Sanders to vote against $25 billion military request

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(Host) Congressman Bernie Sanders says he won’t support President Bush’s request for an additional $25 billion for the war in Iraq, unless the president outlines a clear plan to withdraw U.S. troops in the future.

VPR’s Bob Kinzel reports.

(Kinzel) Sanders says the Bush administration’s plan to seek an additional $25 billion for Iraq includes very few specific spending requests and essentially amounts to a blank check for the administration to spend the money any way it wants to.

Sanders says he’s concerned that the war in Iraq is becoming a quagmire and that the president’s request doesn’t include a definitive plan to eventually end U.S. involvement in that county:

(Sanders) “We are sinking into a morass. We’re seeing more and more young men and women killed every day, wounded every day. The cost of the war is going up and the president has no exit strategy that I can understand. I think all he is saying is, I want to continue the same despite the fact that anti-Americanism is growing throughout the Muslim world and growing throughout the world in general. And you’re not going to effectively fight terrorism when two-thirds of the people in Pakistan look favorably on Osama bin Laden and seven percent look favorably on George Bush.”

(Kinzel) Sanders says he supports a strong program to fight terrorism, but he says he’s now convinced that the war in Iraq has actually weakened this country’s effort to combat terrorism around the world.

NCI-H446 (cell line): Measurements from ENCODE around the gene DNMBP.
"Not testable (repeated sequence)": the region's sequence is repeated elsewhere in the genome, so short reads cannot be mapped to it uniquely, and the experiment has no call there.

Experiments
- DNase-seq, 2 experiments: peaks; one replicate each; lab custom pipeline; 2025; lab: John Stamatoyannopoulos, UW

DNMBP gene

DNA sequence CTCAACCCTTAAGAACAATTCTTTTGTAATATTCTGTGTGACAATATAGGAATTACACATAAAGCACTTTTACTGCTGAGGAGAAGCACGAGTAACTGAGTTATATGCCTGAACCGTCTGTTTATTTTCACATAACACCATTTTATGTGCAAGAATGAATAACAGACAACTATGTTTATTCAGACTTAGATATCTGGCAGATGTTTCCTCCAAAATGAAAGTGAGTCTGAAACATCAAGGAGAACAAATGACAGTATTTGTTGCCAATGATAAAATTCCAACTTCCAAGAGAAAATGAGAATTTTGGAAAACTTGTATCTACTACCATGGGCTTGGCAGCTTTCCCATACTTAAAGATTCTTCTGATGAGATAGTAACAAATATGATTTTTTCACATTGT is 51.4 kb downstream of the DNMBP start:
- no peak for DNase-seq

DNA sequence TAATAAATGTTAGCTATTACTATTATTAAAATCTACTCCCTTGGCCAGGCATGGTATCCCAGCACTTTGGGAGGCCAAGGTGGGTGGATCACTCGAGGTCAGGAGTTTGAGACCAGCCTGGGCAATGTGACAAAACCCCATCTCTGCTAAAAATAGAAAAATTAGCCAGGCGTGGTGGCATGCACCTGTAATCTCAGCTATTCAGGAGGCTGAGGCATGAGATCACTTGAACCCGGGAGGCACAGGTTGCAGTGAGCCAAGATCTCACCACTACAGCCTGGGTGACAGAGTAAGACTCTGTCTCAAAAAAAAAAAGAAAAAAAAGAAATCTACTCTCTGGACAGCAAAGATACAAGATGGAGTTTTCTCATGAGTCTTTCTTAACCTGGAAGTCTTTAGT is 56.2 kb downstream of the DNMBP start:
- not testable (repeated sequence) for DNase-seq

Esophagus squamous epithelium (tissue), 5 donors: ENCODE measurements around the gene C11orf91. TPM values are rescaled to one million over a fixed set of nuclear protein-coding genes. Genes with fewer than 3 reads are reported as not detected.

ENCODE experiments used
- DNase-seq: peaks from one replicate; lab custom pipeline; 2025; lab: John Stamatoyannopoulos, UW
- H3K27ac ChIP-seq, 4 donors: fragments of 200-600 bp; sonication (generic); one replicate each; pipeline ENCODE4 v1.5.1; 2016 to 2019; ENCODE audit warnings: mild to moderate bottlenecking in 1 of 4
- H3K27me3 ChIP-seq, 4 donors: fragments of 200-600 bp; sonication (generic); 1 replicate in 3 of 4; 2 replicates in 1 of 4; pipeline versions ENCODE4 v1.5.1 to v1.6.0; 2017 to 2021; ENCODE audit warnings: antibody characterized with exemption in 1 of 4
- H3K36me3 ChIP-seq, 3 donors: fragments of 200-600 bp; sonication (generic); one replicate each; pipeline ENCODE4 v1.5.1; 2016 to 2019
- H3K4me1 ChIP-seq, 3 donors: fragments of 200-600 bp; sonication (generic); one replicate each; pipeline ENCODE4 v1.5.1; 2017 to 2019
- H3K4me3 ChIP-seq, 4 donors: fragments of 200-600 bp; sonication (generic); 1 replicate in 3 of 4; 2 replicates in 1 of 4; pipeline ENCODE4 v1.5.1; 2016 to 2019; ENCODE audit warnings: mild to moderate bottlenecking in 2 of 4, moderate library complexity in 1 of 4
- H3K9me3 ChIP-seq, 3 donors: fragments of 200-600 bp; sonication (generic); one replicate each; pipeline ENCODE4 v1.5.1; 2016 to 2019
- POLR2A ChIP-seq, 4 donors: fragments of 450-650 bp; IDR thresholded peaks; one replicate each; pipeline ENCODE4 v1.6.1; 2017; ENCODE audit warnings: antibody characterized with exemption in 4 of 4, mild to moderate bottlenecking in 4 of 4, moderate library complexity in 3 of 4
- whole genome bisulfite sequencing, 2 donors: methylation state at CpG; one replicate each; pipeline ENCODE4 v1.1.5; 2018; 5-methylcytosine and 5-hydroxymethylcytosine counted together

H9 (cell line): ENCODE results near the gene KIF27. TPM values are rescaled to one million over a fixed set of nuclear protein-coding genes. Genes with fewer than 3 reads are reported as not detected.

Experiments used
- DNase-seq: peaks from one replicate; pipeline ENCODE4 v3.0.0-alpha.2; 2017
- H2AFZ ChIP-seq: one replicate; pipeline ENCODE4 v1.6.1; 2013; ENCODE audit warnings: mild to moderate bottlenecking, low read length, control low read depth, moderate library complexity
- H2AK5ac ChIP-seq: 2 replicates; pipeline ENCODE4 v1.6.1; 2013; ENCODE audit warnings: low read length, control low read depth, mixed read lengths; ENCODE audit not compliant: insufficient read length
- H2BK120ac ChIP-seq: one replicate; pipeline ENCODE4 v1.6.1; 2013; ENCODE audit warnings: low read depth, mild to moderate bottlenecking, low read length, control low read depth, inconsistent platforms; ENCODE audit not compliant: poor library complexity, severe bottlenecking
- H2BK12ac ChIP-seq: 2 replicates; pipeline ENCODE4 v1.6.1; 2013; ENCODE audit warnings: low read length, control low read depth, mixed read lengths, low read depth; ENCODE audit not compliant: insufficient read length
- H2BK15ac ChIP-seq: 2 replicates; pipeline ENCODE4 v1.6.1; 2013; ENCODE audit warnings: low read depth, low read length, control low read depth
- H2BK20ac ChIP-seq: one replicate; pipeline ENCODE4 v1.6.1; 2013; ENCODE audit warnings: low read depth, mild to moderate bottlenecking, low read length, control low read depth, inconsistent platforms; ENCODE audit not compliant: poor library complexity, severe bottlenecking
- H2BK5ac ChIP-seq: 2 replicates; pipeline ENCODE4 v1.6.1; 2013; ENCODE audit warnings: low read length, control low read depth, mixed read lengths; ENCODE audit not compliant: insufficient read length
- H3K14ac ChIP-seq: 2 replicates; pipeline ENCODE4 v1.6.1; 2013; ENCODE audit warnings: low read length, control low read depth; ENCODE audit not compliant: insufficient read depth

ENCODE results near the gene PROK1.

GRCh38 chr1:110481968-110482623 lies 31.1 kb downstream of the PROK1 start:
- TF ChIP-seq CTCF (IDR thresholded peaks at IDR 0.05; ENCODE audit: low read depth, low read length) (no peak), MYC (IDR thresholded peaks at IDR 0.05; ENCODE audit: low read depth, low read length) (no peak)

(Sanders) “And you’re not going to fight terrorism effectively if the United States becomes isolated and people look in a negative way towards us. We need international cooperation, including the Muslim countries, to isolate Osama bid Laden and the murderers. And I think the president’s strategy in many ways has made a very dangerous and difficult situation even worse.”

(Kinzel) Sanders says he also concerned that veterans returning from Iraq aren’t going to be getting the health care services that they need on a timely basis because the VA hospital system has been chronically under-funded.

(Sanders) “We already have a crisis in terms of the ability of the VA system to care for veterans today waiting lines in Vermont and all over this country. And now we’re going to have 4,000 more people who are in need of those services. You cannot send – no matter what you might think about this war – you just cannot send men and women over there, they get wounded, and not provide them with the best quality care that we can. And we’re not doing that now and that’s not acceptable.”

(Kinzel) Sanders says he hopes to work with a group of his colleagues in the House to boost spending for veterans health care programs.

For Vermont Public Radio, I’m Bob Kinzel in Montpelier.

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